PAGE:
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Efforts being made to restore dwindling Louisiana swamps

4 months 1 day 8 hours ago Monday, November 20 2017 Nov 20, 2017 November 20, 2017 8:41 AM November 20, 2017 in News
Source: WBRZ
By: Malary Pullen

The swamps of Louisiana are a true staple to the state. However, every 100 minutes a field of land is lost.

"We made a choice more than a hundred years ago to keep the river in its channel for navigation and flood control. And those are decisions that made a lot of sense but we also interrupted the natural system that made all of this possible here," explains Steve Cochran, the director of Restore Mississippi River Delta. Cochran says that while the levees are necessary, the barricades have taken a hard hit on the wetlands and its access to fresh water.

"If you look in the marsh here, there are almost no trees at all," during a swamp tour near Lake Maurepas, Dr. John Lopez with the Lake Pontchartrain Basin Foundation, showed the effects of the lack of fresh water from the Mississippi River.

Lopez says a Coastal Master Plan, unanimously passed the state legislature this year. The plan will restore the wetland, which includes drilling a hole into the levee north of Garyville in St. John Parish. That water will then make its way to the Hope Canal and around to Lake Maurepas. The plan could even improve flood prevention.

"It's certainly better in terms of flooding because it will help push back against the possibility of water coming in from the south and the east," says Cochran.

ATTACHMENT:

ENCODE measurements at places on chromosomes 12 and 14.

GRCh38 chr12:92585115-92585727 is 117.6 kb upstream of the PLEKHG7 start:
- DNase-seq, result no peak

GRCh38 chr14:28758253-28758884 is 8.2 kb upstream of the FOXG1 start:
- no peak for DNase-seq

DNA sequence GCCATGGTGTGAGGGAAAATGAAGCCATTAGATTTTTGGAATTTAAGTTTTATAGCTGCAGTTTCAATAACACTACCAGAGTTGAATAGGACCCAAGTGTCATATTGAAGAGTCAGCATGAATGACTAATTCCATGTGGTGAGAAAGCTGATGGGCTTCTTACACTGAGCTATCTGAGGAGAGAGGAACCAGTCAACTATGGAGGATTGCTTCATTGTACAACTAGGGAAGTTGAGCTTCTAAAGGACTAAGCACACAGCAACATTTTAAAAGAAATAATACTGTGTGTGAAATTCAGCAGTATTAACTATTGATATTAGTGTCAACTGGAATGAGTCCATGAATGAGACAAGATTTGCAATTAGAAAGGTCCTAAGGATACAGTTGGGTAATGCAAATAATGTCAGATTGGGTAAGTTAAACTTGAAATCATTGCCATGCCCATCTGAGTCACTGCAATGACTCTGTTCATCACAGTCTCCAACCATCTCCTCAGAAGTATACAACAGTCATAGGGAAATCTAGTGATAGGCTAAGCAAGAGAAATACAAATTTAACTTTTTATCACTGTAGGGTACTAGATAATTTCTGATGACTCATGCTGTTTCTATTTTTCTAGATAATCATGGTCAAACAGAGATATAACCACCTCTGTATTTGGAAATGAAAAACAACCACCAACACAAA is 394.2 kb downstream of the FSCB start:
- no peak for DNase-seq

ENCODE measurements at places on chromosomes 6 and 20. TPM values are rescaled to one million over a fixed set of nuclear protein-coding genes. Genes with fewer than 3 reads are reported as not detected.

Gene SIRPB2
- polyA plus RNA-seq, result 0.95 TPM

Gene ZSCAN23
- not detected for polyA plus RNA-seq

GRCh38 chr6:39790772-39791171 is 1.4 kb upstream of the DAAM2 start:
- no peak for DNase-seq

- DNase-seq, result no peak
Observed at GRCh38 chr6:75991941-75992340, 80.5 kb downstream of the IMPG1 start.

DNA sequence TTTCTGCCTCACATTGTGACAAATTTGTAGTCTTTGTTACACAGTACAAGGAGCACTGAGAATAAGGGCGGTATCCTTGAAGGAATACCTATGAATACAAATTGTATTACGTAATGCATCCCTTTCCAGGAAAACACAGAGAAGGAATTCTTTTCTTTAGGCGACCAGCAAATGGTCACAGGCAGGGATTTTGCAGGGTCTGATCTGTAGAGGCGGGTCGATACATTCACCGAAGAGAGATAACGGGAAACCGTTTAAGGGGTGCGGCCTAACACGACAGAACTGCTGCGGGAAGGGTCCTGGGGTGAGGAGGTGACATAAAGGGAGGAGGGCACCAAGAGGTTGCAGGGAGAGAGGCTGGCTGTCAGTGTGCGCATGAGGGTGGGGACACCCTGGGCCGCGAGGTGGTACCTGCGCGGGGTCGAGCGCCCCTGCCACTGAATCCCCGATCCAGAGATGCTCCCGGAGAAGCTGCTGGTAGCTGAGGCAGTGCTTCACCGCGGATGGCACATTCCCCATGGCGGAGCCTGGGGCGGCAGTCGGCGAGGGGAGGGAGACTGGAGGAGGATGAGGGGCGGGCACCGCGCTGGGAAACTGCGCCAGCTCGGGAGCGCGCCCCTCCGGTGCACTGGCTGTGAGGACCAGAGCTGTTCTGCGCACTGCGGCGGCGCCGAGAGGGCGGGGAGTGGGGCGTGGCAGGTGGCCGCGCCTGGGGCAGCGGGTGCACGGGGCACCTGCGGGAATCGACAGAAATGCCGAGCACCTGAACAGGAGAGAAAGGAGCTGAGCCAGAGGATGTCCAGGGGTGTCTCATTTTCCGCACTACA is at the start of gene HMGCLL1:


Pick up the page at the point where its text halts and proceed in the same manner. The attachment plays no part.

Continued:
The master plan also includes restoring marshes, land-building, and barrier island restoration.

Scientists are doing everything they can to preserve the wetlands even bringing in volunteers to plant thousands of trees. However, red tape is slowing down the process. Scientists are worried about the future but the future is now.

"The diversions still have to go through a permitting process," adds Lopez.

Permits from federal to local levels are needed. Therefore, breaking ground on the levee could take another three or four years, dragging the project out once more.

"There has to be (a sense of urgency) partly because we know what's coming, that's what we see in the maps, we see what the flood levels will be like in 50 years if we don't take action. We know that to be the case, we see that in science," says Cochran.

Without these restoration projects, experts say Louisiana could lose an additional 2,250 square miles of land over the next 50 years. Essentially parts of the greater Baton Rouge area could become coastal property if no action is taken.

"We even knew at the time a couple of hundred years ago that we were going to have to at some point pay for those choices. We have to do that now," says Cochran.

Officials say part of the restoration projects will be funded with two to three billion dollars of the BP Oil settlement.

For more information or to help, visit http://mississippiriverdelta.org/.

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